Life Abroad – Part 11: ‘Servants’, and scam-land scum
Posted on January 17th, 2013

Dr.Tilak Fernando

The ‘cutting of the neck’ of Rizana Nafeek in Saudi Arabia last week, to put it in a crude manner than using a refined word like ƒÆ’‚¢ƒ¢-¡‚¬ƒ”¹…”be-headingƒÆ’‚¢ƒ¢-¡‚¬ƒ¢-¾‚¢, the facts behind the whole unfortunate episode is now widely known not only in Sri Lanka but in every corner of the world.

This took me back to 1991, when I bared a ƒÆ’‚¢ƒ¢-¡‚¬ƒ”¹…”house-maid scam in London’ through columns of the Sunday Times, which exposed the wolves in sheep skin who were engaged in human smuggling rackets just to earn a few chips at the cost of human life !

Innocently marooned

Mallika, in her mid forties, appeared on an upmarket London street with her daughter Sepali donning a ƒÆ’‚¢ƒ¢-¡‚¬ƒ”¹…”home-madeƒÆ’‚¢ƒ¢-¡‚¬ƒ¢-¾‚¢ frock. She appeared unsophisticated. Her daughter in her mid-twenties walked abreast wearing similar attire.

By a stroke of luck, they came across a Sri Lankan good Samaritan, a chance in a million, who approached them having realised they were in a distressed situation and devoted his time to listen to their most astonishing and equally sad story of becoming victims of a wave of Kuwati employment racketeers operating from London.

Immediately after the anexation of Kuwait by Saddham Hussein, the so-called Kuwati ƒÆ’‚¢ƒ¢-¡‚¬ƒ”¹…”employerƒÆ’‚¢ƒ¢-¡‚¬ƒ¢-¾‚¢ based in London had travelled to Colombo, recruited four women (including Mallika and Sepali) and brought them on a single direct flight to London for employment. Although he pretended to be the employer, he was exposed as ƒÆ’‚¢ƒ¢-¡‚¬ƒ”¹…”an employment AgentƒÆ’‚¢ƒ¢-¡‚¬ƒ¢-¾‚¢ subsequently!

In London, the four women were placed by the Kuwati with separate Kuwati families living in London with the promise of good wages and many other perks, yet amidst other mistreatment,they were never given a day off, or ever allowed to go out of the premises, which was strictly against British regulations.

Mallika and her daughter soon became dismayed with enduring agony within weeks of their placement and the freedom they anticipated in a hyper democratic law abiding society had flown through the window! For Mallika and Sepali it became inconceivable. Their knowledge of Arabic was limited, neither could they converse in English, not even to get by or ask for directions from anyone to approach the nearest police station or the Sri Lanka High Commission in London.

Rescue operation

For the mother and daughter the sudden meeting of a kind ƒÆ’‚¢ƒ¢-¡‚¬ƒ”¹…”Sinhala MahattayaƒÆ’‚¢ƒ¢-¡‚¬ƒ¢-¾‚¢ on a London street appeared like a ƒÆ’‚¢ƒ¢-¡‚¬ƒ”¹…”god-sentƒÆ’‚¢ƒ¢-¡‚¬ƒ¢-¾‚¢, who, after listening to the disheartening story escorted the duo to the Sri Lanka High Commission in London.

Needless to say even the High Commission officials were taken by surprise to hear their depressing story, and more so, how they managed to escape from their employer while the mistress was enjoying an afternoon siesta. The fate of the other two women brought to London by the fake Kuwati agent from Sri Lanka was not known to Mallika or Sepali.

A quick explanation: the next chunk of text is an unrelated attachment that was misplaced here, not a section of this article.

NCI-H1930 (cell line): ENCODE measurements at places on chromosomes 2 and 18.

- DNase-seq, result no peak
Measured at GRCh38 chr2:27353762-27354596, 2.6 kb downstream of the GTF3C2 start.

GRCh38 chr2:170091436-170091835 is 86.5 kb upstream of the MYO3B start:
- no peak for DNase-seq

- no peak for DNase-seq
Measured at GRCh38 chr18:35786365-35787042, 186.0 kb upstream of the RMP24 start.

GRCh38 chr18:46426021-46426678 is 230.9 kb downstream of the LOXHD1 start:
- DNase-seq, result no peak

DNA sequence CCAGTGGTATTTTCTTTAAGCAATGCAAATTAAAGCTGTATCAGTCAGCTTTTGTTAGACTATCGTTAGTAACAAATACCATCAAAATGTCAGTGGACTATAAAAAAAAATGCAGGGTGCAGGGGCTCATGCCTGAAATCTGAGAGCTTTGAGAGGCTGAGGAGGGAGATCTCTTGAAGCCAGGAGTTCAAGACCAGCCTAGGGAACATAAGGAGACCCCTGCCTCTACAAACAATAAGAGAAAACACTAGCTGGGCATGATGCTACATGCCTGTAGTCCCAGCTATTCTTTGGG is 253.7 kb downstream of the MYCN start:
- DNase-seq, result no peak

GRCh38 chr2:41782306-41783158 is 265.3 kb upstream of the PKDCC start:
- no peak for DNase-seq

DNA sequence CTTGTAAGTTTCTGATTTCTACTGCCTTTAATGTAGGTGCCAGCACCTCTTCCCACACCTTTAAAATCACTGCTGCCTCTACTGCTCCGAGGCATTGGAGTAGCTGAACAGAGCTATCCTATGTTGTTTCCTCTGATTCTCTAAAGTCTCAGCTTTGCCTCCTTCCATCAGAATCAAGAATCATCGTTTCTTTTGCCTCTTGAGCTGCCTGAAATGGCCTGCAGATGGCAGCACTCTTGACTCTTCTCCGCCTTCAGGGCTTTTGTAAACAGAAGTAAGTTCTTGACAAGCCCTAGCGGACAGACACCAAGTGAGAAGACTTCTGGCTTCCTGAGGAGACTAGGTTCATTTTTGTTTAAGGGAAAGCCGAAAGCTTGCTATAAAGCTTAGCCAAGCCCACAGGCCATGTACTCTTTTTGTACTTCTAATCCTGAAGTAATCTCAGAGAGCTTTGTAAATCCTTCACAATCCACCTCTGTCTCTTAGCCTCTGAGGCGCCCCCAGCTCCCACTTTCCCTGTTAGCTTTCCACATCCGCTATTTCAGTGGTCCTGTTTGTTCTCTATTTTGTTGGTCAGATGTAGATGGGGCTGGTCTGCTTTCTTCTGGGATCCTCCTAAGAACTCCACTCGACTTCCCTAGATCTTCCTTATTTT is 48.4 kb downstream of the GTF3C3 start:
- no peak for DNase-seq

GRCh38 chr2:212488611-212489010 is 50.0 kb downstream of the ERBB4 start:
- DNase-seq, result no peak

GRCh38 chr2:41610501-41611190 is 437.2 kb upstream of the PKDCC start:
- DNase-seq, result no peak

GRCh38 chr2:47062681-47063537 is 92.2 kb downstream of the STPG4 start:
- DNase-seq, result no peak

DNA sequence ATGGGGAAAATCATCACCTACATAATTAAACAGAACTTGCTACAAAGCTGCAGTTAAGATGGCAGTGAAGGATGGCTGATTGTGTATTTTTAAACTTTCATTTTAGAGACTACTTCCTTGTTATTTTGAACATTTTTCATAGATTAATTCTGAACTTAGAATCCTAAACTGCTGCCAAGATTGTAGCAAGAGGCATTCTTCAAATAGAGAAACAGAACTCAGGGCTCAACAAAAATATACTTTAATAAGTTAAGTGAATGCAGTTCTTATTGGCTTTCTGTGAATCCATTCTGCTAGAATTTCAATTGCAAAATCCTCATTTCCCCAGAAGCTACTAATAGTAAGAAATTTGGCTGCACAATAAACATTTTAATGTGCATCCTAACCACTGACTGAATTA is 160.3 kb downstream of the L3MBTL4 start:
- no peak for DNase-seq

Officials of the Sri Lanka High Commission listened to the womenƒÆ’‚¢ƒ¢-¡‚¬ƒ¢-¾‚¢s harsh experiences and realised the intensity of the problem and the plight they were in. The tricky situation placed the London Mission in a quandary because on the one hand, the High Office had in their custody two Sri Lankan citizens who were stranded in London, which obviously became a liability and on the other hand, Colombo had not allocated any provision or financial allocation to deal with such unexpected situations before.

In the absence of any reserved extra funds to send the two women home by ƒÆ’‚¢ƒ¢-¡‚¬ƒ”¹…”the next available flightƒÆ’‚¢ƒ¢-¡‚¬ƒ¢-¾‚¢ they produced the two women at a face-to-face interview with the Kuwati Agent in an attempt to resolve the confused and thorny situation, in the hope of reaching an amicable agreement.

During the interview the High Commission staff laid down some specific conditions to the Kuwati national thus:

(a) To negotiate with the womenƒÆ’‚¢ƒ¢-¡‚¬ƒ¢-¾‚¢s employer and come to a written agreement for fair treatment under the BritainƒÆ’‚¢ƒ¢-¡‚¬ƒ¢-¾‚¢s Office and Factory Act.

(b) To ensure that the two domestic workers were allowed at least a day off (a week) and a reasonable wage.

(c) The two Sri Lankan passports be brought from the employer and kept at the London Mission for security.

(d) Kuwati Agent to turn up with the two women once a month at the Sri Lanka High Commission to ensure they were being looked after well.

Naturally, the Kuwati national did not agree to such conditions and the maids were adamant too about not getting back to the same household again; instead their plea became only to get back home.

The London Mission was now placed in an awkward situation when the Kuwati vehemently disagreed to bow down to Sri Lankan conditions and the two women on the other hand refusing to work anywhere in London but to return to Sri Lanka.

In a desperate move, having failed to recover a penny from the Kuwati Agent, and in the absence of any reserved allocated funds for social obligations of this nature officially, the High Commission was left with only one alternative, to make a desperate appeal to the IOM (Intrnational Organisation of Migration) office in London, a voluntary organisation aimed to help migrants especially during the Gulf War crisis.